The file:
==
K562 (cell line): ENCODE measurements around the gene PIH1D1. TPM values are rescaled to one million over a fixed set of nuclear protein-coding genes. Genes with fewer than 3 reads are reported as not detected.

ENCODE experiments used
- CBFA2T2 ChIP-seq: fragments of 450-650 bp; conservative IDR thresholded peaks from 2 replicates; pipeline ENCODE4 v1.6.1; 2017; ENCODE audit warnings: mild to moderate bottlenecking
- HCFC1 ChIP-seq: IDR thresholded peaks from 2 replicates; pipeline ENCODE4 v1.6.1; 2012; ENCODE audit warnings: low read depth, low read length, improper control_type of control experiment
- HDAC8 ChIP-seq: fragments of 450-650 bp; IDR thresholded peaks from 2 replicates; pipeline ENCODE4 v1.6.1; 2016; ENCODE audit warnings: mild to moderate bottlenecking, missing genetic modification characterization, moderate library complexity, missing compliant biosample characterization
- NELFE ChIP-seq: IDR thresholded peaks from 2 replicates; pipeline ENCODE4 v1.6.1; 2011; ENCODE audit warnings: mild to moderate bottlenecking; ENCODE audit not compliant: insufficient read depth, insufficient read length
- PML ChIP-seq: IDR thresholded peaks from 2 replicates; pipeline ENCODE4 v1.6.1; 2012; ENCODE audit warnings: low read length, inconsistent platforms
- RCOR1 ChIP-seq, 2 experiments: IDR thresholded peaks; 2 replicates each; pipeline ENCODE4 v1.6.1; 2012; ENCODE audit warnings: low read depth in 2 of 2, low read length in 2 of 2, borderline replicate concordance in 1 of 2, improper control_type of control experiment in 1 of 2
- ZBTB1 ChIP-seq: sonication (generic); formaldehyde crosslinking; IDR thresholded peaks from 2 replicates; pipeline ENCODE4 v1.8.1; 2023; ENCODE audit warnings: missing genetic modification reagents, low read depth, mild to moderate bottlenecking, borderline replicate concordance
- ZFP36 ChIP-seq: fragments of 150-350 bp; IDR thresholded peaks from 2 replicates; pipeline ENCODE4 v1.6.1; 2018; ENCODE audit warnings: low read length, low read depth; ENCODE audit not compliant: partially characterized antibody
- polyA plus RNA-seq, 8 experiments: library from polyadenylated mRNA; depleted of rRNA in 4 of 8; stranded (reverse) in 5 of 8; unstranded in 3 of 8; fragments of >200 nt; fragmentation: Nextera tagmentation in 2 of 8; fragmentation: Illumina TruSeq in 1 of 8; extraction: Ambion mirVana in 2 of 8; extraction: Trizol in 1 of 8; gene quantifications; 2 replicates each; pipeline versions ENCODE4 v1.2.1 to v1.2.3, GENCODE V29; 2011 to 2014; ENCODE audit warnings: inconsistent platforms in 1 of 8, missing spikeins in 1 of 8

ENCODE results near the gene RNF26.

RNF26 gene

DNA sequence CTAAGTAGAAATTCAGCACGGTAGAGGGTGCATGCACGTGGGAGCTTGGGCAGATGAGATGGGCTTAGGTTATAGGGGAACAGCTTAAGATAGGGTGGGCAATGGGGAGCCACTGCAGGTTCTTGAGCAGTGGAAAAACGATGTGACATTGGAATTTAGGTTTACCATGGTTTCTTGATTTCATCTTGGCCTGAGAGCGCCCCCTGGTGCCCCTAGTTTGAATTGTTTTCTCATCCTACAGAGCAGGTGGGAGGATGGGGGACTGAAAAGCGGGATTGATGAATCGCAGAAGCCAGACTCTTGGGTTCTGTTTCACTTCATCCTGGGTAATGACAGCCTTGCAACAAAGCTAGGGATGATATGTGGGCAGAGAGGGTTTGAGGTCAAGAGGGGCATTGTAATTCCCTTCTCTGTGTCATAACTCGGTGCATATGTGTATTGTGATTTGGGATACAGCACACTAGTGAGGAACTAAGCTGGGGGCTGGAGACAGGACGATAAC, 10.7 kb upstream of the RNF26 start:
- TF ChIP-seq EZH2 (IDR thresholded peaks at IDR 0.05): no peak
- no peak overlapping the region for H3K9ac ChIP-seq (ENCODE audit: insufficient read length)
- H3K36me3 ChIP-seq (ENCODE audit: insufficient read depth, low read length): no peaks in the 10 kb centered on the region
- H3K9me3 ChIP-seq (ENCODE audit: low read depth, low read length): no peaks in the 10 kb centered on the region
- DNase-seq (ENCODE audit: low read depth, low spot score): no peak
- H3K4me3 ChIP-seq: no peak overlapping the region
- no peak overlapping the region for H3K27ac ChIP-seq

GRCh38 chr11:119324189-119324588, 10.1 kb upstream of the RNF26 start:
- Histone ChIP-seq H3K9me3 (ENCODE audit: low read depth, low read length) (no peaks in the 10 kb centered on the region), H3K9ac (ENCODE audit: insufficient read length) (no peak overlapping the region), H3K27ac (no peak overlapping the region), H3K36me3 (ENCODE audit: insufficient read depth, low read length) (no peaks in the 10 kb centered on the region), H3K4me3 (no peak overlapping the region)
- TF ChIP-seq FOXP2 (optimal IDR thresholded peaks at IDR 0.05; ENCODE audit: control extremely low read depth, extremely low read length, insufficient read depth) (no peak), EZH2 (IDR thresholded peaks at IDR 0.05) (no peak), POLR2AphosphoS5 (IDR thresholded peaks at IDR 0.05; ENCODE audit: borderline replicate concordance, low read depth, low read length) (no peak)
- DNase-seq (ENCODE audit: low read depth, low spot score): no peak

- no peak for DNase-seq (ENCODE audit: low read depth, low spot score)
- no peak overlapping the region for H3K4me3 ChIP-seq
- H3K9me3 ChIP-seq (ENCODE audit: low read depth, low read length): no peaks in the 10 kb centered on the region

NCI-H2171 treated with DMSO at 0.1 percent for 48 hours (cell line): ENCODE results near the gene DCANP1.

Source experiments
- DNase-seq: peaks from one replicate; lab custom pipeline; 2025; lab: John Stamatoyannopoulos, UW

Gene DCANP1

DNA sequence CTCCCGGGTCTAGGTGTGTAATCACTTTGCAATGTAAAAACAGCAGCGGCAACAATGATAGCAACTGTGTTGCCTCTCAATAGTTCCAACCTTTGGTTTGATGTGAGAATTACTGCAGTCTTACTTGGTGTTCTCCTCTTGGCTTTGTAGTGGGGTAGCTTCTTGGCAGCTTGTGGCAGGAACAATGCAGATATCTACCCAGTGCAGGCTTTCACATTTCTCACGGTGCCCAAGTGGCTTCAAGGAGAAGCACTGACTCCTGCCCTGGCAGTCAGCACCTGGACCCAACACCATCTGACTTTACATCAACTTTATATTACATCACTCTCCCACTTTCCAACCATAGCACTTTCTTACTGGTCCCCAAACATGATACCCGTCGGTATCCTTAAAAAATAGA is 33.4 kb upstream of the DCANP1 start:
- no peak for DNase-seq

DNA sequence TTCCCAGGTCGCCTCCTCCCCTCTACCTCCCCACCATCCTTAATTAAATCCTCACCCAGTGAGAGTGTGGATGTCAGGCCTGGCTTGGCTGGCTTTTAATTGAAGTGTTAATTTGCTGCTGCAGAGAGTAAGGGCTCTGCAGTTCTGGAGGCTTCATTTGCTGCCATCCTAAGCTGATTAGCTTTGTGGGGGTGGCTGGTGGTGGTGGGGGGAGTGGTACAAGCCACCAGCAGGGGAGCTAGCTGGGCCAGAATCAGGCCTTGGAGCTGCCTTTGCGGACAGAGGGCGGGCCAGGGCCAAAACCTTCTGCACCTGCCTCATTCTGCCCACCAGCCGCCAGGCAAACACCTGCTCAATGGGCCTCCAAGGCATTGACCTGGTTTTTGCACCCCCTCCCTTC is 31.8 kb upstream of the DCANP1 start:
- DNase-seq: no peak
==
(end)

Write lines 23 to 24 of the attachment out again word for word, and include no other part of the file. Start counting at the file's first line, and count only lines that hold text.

- Histone ChIP-seq H3K9me3 (ENCODE audit: low read depth, low read length) (no peaks in the 10 kb centered on the region), H3K9ac (ENCODE audit: insufficient read length) (no peak overlapping the region), H3K27ac (no peak overlapping the region), H3K36me3 (ENCODE audit: insufficient read depth, low read length) (no peaks in the 10 kb centered on the region), H3K4me3 (no peak overlapping the region)
- TF ChIP-seq FOXP2 (optimal IDR thresholded peaks at IDR 0.05; ENCODE audit: control extremely low read depth, extremely low read length, insufficient read depth) (no peak), EZH2 (IDR thresholded peaks at IDR 0.05) (no peak), POLR2AphosphoS5 (IDR thresholded peaks at IDR 0.05; ENCODE audit: borderline replicate concordance, low read depth, low read length) (no peak)